Journal of Physical Chemistry B vol:115 issue:20 pages:6732-6739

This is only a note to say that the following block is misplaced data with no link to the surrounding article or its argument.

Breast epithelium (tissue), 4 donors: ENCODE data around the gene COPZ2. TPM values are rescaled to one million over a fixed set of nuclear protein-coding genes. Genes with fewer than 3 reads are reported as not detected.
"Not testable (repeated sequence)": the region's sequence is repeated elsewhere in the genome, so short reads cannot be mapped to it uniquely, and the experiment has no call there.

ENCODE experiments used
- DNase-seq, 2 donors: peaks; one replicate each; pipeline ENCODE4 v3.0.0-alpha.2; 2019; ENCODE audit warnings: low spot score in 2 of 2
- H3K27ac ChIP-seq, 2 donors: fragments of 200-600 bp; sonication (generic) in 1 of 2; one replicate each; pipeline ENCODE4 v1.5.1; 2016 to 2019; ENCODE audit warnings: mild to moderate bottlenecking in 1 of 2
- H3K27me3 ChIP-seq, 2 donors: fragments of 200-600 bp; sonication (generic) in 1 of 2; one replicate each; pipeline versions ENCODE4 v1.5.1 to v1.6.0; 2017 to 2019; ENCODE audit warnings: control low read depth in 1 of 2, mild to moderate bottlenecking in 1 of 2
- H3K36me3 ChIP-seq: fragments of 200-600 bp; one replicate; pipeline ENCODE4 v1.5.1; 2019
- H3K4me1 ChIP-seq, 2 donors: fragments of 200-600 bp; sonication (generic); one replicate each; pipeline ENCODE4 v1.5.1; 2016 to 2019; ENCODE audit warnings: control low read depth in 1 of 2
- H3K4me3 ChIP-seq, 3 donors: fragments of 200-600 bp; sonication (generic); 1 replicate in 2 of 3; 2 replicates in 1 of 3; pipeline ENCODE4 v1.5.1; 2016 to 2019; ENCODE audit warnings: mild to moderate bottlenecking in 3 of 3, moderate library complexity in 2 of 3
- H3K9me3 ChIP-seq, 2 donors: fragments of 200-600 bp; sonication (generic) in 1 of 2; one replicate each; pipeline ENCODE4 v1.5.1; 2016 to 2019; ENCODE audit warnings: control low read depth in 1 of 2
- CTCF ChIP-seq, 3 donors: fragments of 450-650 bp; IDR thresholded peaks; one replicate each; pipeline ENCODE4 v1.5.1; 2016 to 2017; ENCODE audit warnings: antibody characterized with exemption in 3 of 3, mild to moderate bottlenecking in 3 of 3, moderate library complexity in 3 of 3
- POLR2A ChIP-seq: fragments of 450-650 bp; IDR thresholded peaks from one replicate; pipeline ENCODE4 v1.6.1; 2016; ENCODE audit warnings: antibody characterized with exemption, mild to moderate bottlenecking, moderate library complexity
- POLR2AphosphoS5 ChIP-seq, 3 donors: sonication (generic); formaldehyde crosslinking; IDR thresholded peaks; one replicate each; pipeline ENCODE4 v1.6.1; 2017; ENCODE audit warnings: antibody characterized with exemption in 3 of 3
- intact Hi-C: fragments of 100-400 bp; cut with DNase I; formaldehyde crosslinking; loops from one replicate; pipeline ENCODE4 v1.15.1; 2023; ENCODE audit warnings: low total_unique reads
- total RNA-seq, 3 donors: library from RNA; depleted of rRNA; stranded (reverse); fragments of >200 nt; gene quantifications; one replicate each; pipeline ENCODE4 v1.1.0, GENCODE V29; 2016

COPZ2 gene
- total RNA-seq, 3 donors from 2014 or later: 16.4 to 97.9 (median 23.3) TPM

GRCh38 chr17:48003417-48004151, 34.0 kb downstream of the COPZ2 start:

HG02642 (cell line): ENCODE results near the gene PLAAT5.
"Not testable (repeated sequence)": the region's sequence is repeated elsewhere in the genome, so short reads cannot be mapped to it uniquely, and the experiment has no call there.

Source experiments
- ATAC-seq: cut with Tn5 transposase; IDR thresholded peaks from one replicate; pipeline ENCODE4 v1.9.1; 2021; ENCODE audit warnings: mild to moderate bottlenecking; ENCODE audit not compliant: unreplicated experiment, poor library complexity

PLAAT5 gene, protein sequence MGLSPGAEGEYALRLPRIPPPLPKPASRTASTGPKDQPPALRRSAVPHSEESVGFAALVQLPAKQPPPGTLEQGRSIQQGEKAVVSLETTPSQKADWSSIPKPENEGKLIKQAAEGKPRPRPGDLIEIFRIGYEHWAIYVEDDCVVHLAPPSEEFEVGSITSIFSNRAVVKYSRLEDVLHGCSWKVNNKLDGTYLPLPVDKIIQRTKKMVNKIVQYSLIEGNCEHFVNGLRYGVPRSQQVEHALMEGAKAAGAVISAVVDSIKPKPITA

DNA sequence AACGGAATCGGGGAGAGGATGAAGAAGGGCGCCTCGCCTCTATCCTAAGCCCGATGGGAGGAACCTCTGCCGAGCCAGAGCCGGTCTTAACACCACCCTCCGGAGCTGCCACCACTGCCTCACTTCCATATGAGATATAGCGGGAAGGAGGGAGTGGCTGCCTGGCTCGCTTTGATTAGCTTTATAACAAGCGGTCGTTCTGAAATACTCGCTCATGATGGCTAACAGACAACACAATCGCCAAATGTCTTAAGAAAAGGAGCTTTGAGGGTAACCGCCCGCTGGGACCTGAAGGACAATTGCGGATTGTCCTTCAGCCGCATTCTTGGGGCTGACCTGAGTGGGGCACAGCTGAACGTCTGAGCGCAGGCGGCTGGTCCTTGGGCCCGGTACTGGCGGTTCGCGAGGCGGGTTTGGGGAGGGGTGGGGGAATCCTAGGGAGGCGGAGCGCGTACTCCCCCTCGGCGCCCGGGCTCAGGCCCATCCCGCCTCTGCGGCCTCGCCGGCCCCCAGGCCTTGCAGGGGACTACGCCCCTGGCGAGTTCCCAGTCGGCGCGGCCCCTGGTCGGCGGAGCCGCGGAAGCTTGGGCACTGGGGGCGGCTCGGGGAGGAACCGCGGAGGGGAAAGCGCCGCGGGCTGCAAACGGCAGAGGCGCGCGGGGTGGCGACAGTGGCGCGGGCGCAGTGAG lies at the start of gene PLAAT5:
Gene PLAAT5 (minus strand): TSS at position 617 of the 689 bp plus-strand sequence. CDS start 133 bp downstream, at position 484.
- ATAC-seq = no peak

It has recently been shown that in some DNA microarrays the time needed to reach thermal equilibrium may largely exceed the typical experimental time, which is about 15 h in standard protocols (Hooyberghs et al. Phys. Rev. E 2010, 81, 012901). In this paper we discuss how this breakdown of thermodynamic equilibrium could be detected in rnicroarray experiments without resorting to real time hybridization data, which are difficult to implement in standard experimental conditions. The method is based on the analysis of the distribution of fluorescence intensities I from different spots for probes carrying base mismatches. In thermal equilibrium and at sufficiently low concentrations, log I is expected to be linearly related to the hybridization free energy Delta G with a slope equal to 1/RTexp, where T-exp is the experimental temperature and R is the gas constant. The breakdown of equilibrium results in the deviation from this law. A model for hybridization kinetics explaining the observed experimental behavior is discussed, the so-called 3-state model. It predicts that deviations from equilibrium yield a proportionality of log I to Delta G/RTeff. Here, T-eff an "effective" temperature, higher than the experimental one. This behavior is indeed observed in some experiments on Agilent arrays [Hooyberghs et al. Phys. Rev, E 2010, 81, 012901 and Hooyberghs et al. Nucleic Acids Res. 1009, 37, e53]. We analyze experimental data from two other microarray platforms and discuss, on the basis of the results, the attainment of equilibrium in these cases. Interestingly, the same 3-state model predicts a (dynamical) saturation of the signal at values below the expected one at equilibrium.